From our vantage point here on the Oklahoma plains, we’re constantly reminded that we live in “Native America” (every time we look at the license plate of a car in front of us), but few probably realize that not only is most of the state’s Native heritage rooted elsewhere, it is actually transnational in origin. Centuries before the interstate highway system, trails leading to and through the territory that eventually became Oklahoma crisscrossed the Americas. It is in that spirit of hemispheric (indeed, global) expansiveness that we present this issue’s special section on international Indigenous literatures (page 27).
But is there such a thing as a global Native literature? When one reads the latest theories about what constitutes the vexed category of “world literature,” not only are Native literatures rarely factored in to those discussions, they are often absent altogether. Moreover, Indigenous writers might be forgiven for wanting to resist being co-opted into a theoretical paradigm that has long been dominated by Eurocentric (even neocolonialist) thinking. In Trans-Indigenous: Methodologies for Global Native Literary Studies (2012), American scholar Chadwick Allen points out that Indigenous intellectuals are “understandably wary of global comparative frameworks for Indigenous studies—literary, cultural, or otherwise—when there is so much work still to be done within specific, distinct traditions and communities. . . .
The local, having finally won a place at the academic table, becomes engulfed (once again) in the name of the global.”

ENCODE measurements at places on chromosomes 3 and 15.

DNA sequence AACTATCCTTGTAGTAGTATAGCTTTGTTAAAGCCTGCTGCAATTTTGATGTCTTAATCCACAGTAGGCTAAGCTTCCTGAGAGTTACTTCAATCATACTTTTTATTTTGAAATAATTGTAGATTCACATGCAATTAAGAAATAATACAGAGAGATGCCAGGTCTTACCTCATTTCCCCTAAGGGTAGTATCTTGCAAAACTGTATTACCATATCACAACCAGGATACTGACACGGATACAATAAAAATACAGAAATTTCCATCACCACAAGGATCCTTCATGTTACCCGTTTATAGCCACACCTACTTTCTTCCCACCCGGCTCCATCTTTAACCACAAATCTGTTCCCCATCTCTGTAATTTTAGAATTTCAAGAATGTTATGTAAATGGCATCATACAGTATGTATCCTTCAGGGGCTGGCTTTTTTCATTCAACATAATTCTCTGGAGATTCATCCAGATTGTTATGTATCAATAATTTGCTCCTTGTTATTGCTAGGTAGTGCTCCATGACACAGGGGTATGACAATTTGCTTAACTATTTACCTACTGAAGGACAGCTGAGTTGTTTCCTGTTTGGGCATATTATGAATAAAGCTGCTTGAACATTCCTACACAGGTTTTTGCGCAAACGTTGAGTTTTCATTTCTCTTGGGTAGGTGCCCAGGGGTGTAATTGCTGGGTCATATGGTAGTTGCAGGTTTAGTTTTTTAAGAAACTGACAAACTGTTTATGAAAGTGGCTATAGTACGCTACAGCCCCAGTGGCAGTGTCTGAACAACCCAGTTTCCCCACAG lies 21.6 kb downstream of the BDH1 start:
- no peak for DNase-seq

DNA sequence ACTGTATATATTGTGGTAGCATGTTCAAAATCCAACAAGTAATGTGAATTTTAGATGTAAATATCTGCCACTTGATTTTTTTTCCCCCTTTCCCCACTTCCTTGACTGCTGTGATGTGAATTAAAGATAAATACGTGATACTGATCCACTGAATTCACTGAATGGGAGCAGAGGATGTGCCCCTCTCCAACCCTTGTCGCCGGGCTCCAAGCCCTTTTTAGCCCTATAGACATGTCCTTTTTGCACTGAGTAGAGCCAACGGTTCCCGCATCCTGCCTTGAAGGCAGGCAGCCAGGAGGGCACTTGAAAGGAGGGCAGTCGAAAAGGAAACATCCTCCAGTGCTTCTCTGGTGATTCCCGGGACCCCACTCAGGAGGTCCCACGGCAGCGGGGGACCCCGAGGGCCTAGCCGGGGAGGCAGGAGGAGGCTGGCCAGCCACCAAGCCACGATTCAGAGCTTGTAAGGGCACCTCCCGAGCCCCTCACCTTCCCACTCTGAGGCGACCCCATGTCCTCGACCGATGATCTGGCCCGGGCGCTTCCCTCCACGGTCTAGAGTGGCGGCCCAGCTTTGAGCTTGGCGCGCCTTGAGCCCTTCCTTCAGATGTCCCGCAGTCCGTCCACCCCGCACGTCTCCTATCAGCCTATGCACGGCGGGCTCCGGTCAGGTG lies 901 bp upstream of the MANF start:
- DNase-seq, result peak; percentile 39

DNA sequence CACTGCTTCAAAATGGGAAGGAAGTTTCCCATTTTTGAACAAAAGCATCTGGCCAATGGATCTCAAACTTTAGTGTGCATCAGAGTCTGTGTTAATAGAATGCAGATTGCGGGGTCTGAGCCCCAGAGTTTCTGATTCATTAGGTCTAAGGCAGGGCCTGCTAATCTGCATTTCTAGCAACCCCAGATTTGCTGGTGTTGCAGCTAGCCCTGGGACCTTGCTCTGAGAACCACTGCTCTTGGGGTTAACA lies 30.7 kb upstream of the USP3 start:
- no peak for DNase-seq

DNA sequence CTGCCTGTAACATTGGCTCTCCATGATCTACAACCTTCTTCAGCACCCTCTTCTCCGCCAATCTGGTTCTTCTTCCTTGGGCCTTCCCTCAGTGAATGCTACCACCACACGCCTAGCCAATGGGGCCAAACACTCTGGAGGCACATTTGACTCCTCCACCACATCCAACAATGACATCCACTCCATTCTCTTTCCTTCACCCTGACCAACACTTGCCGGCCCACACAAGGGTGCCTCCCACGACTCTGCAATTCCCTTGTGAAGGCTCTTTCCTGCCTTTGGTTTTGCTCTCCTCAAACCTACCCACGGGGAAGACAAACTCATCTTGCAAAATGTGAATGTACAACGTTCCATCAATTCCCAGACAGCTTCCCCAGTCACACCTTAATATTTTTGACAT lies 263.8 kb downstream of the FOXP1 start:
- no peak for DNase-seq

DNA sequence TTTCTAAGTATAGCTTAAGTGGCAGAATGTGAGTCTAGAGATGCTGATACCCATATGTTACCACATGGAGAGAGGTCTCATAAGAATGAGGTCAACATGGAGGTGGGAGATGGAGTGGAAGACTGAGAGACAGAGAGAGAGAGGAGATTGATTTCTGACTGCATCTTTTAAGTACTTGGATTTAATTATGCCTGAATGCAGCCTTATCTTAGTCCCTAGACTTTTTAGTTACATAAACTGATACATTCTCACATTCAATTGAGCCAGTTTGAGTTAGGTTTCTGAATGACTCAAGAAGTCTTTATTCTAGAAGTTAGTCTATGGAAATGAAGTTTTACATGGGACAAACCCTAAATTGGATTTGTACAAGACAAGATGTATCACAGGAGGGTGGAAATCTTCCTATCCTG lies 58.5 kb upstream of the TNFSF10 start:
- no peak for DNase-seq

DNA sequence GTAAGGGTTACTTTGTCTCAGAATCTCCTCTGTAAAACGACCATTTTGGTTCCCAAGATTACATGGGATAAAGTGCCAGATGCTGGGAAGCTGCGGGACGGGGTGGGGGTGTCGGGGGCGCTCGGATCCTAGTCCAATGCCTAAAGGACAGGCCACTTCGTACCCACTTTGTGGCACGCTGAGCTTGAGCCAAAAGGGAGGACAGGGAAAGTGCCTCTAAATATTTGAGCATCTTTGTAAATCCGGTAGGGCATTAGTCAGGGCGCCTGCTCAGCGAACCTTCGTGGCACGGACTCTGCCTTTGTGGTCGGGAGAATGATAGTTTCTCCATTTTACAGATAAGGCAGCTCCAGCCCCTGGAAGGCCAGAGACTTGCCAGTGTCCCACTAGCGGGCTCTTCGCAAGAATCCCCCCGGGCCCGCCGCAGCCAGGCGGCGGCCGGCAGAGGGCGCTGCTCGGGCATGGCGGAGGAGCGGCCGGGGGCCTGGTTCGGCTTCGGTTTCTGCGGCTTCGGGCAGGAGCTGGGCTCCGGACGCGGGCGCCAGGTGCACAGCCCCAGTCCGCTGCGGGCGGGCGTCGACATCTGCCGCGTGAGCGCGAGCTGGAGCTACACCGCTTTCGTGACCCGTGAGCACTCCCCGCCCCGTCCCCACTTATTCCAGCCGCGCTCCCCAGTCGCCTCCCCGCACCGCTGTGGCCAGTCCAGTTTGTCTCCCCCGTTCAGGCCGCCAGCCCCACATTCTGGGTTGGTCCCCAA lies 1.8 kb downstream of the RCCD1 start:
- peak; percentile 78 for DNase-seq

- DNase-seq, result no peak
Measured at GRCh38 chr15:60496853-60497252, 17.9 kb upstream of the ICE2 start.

With such caveats in mind, rather than “engulfing” the Native writers featured in this issue in the name of the global, our goal is to showcase, rather, the remarkable variety of Indigenous literary expression around the world. No matter how we “reckon” or label indigeneity, to use Joshua Nelson’s apt term in his introduction to the special section (page 28), when it comes to understanding literature, Native authors remind us of the importance of situating what we read in the contexts of place, community, and language. In this last category, we present writers working in endangered languages like Arvanitika, Faroese, Ngarluma/Yindjibarndi, and Zoque that push back against the pressure of dominant tongues (Modern Greek, Danish, Australian English, and Mexican Spanish, respectively); authors conversant in two languages who choose to write in the dominant one (Italian over Tigrinya, in the case of Ribka Sibhatu); and still others who write in languages spoken by millions (English, Portuguese, Mongolian) yet champion Indigenous worldviews in their work.
In the twenty-first century, globalization requires that we “acknowledge the mobility and multiple interactions of Indigenous peoples, cultures, histories, and texts,” writes Chadwick Allen, even though the trend toward transnational studies currently in vogue in the academy often elides Native perspectives, on the one hand, and favors critical discourse over creative genres on the other. In a fascinating interview in this issue, translator Simon Wickham-Smith contends that “Mongolians want to benefit on our terms from globalization, but we do not want our culture to suffer or to lose out or to be melded into a mass of undifferentiated cultures” (page 51). In his translation of Ochirbatin Dashbalbar’s beautiful love poem “For You,” we read that the world “flickers like stories,” and the couple’s children “fall from the distant stars” (page 54). No matter the constellation overhead, or if one has steppes, plains, islands, or mountains underfoot, Native writers’ stories flicker with light from our common stars.